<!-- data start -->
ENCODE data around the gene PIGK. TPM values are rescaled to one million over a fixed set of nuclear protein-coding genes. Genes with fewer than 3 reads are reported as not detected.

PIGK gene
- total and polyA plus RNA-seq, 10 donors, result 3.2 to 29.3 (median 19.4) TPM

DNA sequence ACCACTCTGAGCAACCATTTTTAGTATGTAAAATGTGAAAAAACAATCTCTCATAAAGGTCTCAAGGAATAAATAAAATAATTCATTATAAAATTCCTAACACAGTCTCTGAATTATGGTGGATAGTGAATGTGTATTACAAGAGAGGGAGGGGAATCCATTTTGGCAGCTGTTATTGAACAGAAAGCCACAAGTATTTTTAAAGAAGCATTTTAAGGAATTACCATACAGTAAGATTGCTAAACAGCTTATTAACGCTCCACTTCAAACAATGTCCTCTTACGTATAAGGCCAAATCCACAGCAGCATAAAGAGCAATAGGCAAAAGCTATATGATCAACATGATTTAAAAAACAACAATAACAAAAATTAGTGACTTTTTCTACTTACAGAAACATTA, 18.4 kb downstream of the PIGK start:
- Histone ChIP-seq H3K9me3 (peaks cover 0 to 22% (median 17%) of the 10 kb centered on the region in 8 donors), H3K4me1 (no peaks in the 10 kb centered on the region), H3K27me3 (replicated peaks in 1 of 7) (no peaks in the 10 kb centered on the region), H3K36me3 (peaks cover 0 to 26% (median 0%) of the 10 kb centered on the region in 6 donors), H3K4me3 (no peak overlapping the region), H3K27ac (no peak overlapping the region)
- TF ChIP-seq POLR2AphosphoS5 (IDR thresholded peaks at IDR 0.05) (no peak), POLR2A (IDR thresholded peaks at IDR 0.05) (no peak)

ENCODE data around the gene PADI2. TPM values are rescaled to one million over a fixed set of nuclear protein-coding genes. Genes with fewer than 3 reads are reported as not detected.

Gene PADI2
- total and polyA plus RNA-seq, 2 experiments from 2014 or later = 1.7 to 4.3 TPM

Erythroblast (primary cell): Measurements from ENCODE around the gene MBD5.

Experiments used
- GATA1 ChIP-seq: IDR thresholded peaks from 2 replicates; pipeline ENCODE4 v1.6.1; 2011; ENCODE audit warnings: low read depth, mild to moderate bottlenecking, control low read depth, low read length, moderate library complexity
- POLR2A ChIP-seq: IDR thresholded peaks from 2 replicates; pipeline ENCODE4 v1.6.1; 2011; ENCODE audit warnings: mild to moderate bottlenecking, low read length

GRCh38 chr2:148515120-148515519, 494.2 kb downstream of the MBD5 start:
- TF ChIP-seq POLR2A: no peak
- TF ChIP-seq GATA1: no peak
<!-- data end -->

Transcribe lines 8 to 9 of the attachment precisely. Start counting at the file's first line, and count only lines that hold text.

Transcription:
Gene PADI2
- total and polyA plus RNA-seq, 2 experiments from 2014 or later = 1.7 to 4.3 TPM